See Item 1. “Business,” for a discussion of:

 

·Operations
·Principal Products
·Distribution and Sales
·Competition
·Regulatory Matters
·Research and Development

 

2015 Overview and Strategic Priorities for 2016

 

In 2015, we devoted significant efforts towards improving our quality system and our remediation efforts. We added several new key employees, particularly in the Quality and Regulatory Affairs, Clinical and Medical Affairs, and Research and Development departments. Also we transitioned to a direct sales model in Germany and increased prices for our products on average by 6%.

 

In 2015, total ICL sales increased 17% primarily driven by higher ICL sales in each region, particularly Asia Pacific (APAC) and Europe, Middle East and Africa (EMEA), including increased adoption of the CentraFlow® technology in China where it was introduced in December 2014. These favorable impacts were partially offset by foreign currency changes due to the strengthening U.S. dollar against the yen and euro, and lower IOL unit sales.

 

For 2016, our four strategic priorities are as follows:

 

1.FDA Remediation and Continuation of Quality Systems Overhaul: We expect to achieve our internal remediation and quality system plan commitments while also maintaining our global quality certifications, continuing to hire employees in the Quality and Regulatory departments, and acquiring additional equipment such as a Master Control Quality Management System;

 

2.Create the Visual Freedom Market for Implantable Lenses: Position the ICL as a primary and premium refractive procedure with clinical validation, new corporate and product branding, new digital and social media marketing, and by entering into strategic partnerships with large refractive surgical providers operating multiple eye hospitals and clinics;

 

3.Begin our Clinical Validation and Regulatory Rebirth: The expanded Global Clinical and Medical Affairs teams will assist in supporting submissions to and responding to queries from regulatory agencies and will monitor clinical data, conduct clinical studies, begin building patient registries and enhance medical communications protocol;

 

4.Innovating and Developing New Products, Materials and Delivery Systems: Expanding our R&D team, upgrading our labs and testing apparatus, and focusing on the priorities described above in Item 1, “Business” under “Research and Development.”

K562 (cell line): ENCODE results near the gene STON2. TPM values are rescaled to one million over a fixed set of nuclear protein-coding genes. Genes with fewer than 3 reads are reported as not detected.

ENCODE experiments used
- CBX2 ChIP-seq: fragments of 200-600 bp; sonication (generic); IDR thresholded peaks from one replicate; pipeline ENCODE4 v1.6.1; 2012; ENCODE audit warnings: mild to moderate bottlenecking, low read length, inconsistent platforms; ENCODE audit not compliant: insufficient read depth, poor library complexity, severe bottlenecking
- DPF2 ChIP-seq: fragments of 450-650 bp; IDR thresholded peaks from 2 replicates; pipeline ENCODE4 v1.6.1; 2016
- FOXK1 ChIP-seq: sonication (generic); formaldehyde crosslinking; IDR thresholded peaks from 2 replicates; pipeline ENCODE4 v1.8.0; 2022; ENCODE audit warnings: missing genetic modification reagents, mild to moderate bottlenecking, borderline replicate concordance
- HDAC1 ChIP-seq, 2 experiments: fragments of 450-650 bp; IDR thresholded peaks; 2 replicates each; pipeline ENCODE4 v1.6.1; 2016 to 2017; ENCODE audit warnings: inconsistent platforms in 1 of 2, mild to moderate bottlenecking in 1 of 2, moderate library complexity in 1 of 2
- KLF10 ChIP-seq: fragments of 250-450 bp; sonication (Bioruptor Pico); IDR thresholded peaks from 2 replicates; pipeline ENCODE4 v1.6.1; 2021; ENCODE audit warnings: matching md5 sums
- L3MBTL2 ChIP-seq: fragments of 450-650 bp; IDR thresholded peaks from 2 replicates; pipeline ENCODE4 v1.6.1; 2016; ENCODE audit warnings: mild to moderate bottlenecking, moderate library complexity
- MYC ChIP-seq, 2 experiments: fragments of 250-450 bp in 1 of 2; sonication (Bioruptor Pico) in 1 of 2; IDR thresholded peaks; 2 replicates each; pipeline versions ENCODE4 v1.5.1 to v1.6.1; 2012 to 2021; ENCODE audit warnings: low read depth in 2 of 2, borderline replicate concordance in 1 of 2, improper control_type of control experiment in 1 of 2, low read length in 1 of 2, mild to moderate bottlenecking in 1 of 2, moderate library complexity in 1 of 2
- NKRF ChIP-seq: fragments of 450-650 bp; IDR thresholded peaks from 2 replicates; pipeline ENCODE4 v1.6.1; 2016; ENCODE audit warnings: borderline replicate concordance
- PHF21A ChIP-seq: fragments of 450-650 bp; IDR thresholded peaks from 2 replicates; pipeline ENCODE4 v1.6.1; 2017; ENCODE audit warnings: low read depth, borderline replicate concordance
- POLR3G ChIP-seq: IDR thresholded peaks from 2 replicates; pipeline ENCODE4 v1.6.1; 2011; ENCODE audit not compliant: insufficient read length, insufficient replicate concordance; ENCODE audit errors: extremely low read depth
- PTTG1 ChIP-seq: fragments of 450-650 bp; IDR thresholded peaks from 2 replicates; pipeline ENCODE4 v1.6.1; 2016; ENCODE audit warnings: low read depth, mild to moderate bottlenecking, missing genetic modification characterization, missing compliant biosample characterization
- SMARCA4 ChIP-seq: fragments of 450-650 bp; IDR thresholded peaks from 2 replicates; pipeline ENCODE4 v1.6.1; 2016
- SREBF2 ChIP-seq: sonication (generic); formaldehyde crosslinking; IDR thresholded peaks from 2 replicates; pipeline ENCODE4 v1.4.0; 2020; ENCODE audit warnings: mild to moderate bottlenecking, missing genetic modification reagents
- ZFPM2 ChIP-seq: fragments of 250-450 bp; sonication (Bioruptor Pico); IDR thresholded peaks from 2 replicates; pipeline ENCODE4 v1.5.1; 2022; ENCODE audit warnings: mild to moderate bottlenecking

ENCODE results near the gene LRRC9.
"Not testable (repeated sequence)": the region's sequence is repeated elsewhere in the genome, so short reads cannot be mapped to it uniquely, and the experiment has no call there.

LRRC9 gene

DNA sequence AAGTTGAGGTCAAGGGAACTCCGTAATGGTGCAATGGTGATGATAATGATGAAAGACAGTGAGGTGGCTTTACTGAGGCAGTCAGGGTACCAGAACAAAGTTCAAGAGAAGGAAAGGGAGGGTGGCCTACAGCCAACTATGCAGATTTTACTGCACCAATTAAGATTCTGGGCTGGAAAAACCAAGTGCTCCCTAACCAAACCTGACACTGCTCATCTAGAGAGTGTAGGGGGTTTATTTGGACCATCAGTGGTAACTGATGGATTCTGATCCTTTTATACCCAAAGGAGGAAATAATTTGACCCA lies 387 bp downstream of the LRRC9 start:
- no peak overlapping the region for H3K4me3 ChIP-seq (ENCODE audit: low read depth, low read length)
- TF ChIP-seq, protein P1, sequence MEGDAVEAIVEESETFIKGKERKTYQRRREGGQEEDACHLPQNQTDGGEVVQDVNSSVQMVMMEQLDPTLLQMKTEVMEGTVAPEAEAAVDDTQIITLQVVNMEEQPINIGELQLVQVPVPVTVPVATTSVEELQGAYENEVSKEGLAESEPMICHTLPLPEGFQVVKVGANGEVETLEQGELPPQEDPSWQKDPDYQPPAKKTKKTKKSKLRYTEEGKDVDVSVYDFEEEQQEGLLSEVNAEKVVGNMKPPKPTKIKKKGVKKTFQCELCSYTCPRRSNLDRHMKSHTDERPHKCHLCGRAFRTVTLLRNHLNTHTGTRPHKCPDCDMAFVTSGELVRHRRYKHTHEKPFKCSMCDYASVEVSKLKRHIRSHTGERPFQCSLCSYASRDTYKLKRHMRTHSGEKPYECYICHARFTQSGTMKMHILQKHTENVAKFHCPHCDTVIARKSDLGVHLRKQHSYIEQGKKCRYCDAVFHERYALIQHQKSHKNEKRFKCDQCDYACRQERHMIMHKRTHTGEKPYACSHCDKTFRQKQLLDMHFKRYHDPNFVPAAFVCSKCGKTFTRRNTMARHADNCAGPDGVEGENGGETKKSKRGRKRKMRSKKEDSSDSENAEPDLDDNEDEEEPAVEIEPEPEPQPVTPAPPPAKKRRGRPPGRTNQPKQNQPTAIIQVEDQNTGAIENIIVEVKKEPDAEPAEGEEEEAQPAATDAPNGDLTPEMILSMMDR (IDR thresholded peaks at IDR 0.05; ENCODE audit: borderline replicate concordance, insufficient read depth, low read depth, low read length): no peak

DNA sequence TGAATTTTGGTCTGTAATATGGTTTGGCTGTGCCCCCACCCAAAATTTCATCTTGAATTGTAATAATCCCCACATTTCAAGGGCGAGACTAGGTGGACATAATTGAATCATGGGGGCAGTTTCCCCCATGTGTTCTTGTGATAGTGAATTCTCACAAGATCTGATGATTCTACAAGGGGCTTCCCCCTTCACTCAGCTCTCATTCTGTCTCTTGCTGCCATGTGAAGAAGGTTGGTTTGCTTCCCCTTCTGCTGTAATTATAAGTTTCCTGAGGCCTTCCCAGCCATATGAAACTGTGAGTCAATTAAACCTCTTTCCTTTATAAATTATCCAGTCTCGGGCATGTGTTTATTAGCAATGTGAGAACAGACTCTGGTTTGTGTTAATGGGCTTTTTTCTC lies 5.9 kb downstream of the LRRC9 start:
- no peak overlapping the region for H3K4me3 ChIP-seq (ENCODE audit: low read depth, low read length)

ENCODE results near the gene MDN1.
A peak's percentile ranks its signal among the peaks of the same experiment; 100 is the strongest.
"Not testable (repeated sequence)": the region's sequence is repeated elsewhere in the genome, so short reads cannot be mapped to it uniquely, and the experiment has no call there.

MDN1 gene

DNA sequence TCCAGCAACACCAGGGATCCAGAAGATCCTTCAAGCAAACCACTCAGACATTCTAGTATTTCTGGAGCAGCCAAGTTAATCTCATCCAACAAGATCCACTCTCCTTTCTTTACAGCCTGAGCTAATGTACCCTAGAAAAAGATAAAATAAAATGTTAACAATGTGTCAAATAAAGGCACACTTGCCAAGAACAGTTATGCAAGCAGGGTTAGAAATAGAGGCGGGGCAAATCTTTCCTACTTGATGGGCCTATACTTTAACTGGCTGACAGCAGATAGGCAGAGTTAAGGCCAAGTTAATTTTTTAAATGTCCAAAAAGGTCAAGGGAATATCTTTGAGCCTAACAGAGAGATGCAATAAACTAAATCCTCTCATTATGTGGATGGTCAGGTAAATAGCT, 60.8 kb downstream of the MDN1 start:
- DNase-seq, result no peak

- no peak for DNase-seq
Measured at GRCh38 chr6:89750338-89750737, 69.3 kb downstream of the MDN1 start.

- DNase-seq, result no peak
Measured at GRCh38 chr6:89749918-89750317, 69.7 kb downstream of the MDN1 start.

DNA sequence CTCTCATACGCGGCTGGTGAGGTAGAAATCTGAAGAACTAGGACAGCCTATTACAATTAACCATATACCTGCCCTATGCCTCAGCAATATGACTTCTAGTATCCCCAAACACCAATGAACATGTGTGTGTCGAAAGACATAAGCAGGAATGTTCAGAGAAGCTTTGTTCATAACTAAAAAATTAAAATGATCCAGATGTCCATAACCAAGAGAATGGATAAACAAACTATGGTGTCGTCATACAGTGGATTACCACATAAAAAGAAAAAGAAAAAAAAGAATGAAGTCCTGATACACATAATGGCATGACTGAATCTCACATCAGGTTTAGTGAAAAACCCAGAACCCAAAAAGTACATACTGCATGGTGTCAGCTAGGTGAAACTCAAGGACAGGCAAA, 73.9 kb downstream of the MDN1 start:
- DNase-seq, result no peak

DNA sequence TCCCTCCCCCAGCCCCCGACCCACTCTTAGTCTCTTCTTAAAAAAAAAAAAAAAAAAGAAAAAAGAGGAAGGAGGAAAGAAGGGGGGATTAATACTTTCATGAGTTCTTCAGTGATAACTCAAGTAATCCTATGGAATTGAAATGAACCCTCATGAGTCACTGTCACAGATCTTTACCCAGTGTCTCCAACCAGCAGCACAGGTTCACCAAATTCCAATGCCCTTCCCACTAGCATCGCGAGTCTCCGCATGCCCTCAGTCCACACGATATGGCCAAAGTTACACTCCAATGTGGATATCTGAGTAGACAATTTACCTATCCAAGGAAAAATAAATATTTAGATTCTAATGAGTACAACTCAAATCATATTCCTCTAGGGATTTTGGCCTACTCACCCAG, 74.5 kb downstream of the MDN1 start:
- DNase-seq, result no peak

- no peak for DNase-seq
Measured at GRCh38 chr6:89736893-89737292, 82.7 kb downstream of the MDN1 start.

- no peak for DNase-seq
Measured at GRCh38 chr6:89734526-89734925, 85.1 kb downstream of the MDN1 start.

We expect double-digit ICL unit growth over the next 12 months driven primarily by increasing market acceptance of the Visian ICL with CentraFLOW technology in China and Europe, and a related positive impact on gross margins. We anticipate gross margins for full year 2016 to be higher than the fourth quarter of 2015. In addition, we expect continued investment in our operations, including, clinical affairs, corporate infrastructure and systems, marketing and research and development. We expect IOL sales in 2016 to be similar to IOL sales in 2015. We anticipate the 2016 operating expense rate as a percentage of sales to be slightly above the 2015 operating expense rate. We expect these investments to outpace revenue and gross margin expansion in the near term. We are evaluating our overall approach to the Cataract Care market and will determine our strategy by year-end 2016. We expect our lower margin injector parts will continue to be sold to our lens supplier for their preloaded injector which they sell under their own brand. We will continue our focus on prudently managing our business and delivering solid financial results, while at the same time striving to continue to introduce new products to the market. During 2015, we spent approximately $4 million on our remediation efforts and expect to spend approximately $2 million in 2016. We expect to spend $4 million on capital expenditures relating to infrastructure and systems and $2 million on new branding and marketing efforts in 2016. We pay tax only, on our ex-U.S. business. In 2016, we expect these profits to be in the mid-single-digit range as a percentage of ex-U.S. business sales.